The Marian Anderson House, Franklin Hose Company No. 28, William S. Peirce School, Philadelphia, Wilmington and Baltimore Railroad Freight Shed, Royal Theater, St. Anthony de Padua Parish School, Edwin M. Stanton School, and Tindley Temple United Methodist Church are listed on the National Register of Historic Places.[13]

Recent development

In recent years the area has experienced growth and gentrification. Hundreds of single family homes and condominium units have been built or refurbished. As a result of the neighborhood's proximity to Center City and increasing desirability, a variety of new businesses catering to the increasingly gentrified population have opened. Despite the improvements, the neighborhood still contains some abandoned and dilapidated housing, especially towards the south.

The Grammy Award winning musician and local resident Kenneth Gamble founded Universal Companies in Southwest Center City to revitalize the neighborhood. Universal Community Homes, a division of the company, began the Universal Court housing project in the neighborhood in the 1990s. Originally, some tension existed between the company and the local South of South Neighborhood Association, but this was soon resolved as the project was deemed a success.[14] Universal Companies has since opened several small neighborhood businesses, low-income housing, and a charter school.


Every year, and since 1975, the area is host to Philadelphia's Odunde festival, a one-day festival and mostly a street market catered to African-American interests and the African diaspora. It is derived from the tradition of the Yoruba people of Nigeria, in celebration of the new year. It is centered at the intersection of Grays Ferry Avenue and South Street.

A local pub, Grace Tavern, was recently ranked #1 on Philadelphia Weekly's list of the Top 50 Bars.[15]


  1. ^ Plan Philly calls the neighborhood Southwest Center City.
  2. ^ The Gateway Community Development Corporation also calls it Southwest Center City.
  3. ^ Yahoo calls this area Southwest Center City.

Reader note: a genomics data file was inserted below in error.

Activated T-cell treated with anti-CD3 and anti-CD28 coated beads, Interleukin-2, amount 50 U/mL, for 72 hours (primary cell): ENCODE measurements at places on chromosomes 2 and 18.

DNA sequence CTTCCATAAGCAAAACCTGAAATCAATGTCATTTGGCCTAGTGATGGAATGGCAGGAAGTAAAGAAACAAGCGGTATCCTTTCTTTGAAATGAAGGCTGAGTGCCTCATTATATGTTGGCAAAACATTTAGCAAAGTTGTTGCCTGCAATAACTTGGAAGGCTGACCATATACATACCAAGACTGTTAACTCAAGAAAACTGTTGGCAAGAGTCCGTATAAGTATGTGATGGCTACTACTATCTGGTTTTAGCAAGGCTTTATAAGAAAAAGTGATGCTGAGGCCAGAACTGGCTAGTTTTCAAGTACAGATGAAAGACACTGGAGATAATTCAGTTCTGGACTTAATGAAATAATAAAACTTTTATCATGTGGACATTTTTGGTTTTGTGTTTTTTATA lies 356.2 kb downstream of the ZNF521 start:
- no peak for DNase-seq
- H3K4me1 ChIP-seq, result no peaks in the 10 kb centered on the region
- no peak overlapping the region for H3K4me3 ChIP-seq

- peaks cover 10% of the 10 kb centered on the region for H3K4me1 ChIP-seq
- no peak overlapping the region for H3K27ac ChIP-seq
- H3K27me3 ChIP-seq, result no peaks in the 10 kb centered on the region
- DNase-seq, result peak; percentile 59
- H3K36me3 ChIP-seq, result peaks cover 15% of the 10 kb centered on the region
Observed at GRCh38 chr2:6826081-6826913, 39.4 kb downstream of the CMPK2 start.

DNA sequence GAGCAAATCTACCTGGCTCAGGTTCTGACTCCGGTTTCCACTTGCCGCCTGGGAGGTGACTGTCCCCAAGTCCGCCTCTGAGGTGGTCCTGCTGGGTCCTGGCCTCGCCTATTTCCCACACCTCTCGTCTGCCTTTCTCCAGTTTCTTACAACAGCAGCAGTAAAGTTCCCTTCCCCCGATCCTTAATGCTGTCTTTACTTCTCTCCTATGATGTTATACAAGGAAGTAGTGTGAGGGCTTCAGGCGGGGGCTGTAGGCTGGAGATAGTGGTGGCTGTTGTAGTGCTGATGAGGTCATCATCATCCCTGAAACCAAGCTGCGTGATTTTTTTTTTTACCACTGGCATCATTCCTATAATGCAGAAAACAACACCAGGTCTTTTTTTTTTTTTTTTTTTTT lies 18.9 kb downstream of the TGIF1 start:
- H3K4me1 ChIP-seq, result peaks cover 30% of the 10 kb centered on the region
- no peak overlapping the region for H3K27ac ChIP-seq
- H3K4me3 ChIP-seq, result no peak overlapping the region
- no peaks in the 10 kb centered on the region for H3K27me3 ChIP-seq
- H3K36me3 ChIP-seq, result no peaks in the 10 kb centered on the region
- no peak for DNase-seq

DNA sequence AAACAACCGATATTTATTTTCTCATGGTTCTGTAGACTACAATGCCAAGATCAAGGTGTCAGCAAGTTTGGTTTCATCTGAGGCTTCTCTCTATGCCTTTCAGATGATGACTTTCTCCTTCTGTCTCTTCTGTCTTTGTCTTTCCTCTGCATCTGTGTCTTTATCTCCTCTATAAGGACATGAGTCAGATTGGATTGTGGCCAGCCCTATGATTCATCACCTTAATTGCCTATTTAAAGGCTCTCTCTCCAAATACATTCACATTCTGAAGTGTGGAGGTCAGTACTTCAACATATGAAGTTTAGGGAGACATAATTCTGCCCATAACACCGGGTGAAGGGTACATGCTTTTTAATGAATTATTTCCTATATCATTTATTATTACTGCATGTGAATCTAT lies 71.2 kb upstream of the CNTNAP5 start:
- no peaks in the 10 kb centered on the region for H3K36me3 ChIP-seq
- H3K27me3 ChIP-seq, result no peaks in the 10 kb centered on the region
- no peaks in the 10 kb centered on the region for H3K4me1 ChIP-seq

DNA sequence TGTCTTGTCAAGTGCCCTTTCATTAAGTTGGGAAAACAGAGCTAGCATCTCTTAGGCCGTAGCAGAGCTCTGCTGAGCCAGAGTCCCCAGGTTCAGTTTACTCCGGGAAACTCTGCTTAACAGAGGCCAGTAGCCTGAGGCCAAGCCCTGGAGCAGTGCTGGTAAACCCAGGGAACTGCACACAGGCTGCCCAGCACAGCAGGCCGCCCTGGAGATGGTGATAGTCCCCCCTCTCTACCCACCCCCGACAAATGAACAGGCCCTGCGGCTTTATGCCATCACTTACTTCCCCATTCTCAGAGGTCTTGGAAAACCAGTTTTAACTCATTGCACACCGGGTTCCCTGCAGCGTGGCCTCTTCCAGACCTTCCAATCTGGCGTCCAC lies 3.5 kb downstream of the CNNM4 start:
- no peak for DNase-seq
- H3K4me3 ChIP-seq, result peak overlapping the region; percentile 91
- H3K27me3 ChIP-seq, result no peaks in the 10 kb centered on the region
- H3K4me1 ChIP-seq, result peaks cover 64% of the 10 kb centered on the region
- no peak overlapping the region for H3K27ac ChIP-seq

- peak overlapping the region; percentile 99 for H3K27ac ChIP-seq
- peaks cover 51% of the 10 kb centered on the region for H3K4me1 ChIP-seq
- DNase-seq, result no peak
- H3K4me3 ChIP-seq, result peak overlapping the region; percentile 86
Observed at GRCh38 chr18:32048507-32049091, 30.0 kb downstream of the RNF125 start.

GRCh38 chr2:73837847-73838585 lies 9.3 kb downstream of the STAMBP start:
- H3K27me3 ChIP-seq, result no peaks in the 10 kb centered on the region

4. ^ Map from UPenn study on the neighborhood
  5. ^ Map of the Southwest Central Redevelopment Area as of 1968
  6. ^ City Paper article about "G-Ho"
  7. ^ SOSNA - The South of South Neighborhood Association
  8. ^ Real estate web site for the area that uses SoSo and other names SoSoW,
  9. ^ Naval Square, a Toll Brothers development that will make up a large part of the neighborhood
  10. ^ UPenn study regarding historic preservation of neighborhood
  11. ^ Early Moyamensing history from
  12. ^ In the 1960s a crosstown expressway running along South Street was planned. Those plans would have created a barrier between center city and the neighborhoods to the south. The result was widespread abandonment of properties in SWCC and the decay of the South Street business corridor. The loss of jobs and residents caused the neighborhood to decline as buildings were abandoned and left to deteriorate.
  13. ^ "National Register Information System". National Register of Historic Places.  
  14. ^ Kromer, John, Neighborhood Recovery: Reinvestment Policy for the New Hometown p44, Rutgers University Press NJ, 2000. ISBN 0-8135-2716-3
  15. ^ PW: Top 50 Bars

External links

  • Neighborhood Photo Essay
  • Neighborhood Video Tour
  • Odunde Festival
  • History of Philadelphia Naval Home
  • Community events calendar
  • Interactive aerial perspectives from Virtual Earth: [3] [4]